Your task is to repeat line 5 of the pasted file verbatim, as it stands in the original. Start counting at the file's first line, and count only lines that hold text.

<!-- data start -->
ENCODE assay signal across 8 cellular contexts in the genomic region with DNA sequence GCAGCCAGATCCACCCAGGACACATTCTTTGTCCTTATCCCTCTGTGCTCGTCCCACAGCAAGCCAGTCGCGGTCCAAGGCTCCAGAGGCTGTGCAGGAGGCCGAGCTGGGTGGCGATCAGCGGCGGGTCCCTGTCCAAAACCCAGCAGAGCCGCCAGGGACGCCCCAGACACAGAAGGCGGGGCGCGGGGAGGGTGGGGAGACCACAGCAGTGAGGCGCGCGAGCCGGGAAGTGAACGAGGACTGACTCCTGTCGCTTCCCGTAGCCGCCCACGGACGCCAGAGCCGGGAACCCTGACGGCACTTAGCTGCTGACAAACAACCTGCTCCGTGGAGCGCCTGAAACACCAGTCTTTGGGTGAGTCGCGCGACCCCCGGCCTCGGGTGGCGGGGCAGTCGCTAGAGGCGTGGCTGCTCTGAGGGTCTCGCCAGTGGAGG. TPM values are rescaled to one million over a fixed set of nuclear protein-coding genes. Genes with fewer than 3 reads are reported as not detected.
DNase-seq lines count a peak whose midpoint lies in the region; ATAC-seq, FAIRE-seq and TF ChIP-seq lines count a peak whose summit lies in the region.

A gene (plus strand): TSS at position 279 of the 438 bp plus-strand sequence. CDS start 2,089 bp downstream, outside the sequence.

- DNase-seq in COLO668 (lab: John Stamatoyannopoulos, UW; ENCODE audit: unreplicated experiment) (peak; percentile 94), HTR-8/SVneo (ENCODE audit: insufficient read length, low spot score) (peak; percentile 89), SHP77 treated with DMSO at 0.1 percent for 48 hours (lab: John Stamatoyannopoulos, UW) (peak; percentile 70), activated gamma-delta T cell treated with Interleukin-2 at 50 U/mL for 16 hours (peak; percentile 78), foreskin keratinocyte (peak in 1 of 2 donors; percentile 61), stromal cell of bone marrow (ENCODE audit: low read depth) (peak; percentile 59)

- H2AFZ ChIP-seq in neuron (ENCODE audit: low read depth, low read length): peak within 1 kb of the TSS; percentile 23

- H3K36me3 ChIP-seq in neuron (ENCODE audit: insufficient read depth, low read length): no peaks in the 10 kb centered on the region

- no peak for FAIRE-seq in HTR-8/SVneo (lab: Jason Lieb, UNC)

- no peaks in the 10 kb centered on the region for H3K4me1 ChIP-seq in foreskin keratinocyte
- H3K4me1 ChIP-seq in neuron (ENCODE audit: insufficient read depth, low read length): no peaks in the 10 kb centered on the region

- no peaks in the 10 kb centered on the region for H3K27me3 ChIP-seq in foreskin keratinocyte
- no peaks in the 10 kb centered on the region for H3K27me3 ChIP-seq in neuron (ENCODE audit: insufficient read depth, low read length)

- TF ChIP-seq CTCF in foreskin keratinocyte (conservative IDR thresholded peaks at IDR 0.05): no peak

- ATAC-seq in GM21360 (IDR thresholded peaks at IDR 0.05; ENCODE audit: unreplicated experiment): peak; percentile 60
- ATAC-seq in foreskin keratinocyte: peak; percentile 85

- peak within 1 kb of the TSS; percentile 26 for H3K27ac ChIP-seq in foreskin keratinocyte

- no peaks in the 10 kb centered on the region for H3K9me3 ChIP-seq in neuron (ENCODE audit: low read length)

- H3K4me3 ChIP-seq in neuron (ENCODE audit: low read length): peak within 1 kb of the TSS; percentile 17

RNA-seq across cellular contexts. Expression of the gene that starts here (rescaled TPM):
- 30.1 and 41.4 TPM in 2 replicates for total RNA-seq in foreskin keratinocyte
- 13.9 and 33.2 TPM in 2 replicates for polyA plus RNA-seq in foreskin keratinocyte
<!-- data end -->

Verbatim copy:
- H2AFZ ChIP-seq in neuron (ENCODE audit: low read depth, low read length): peak within 1 kb of the TSS; percentile 23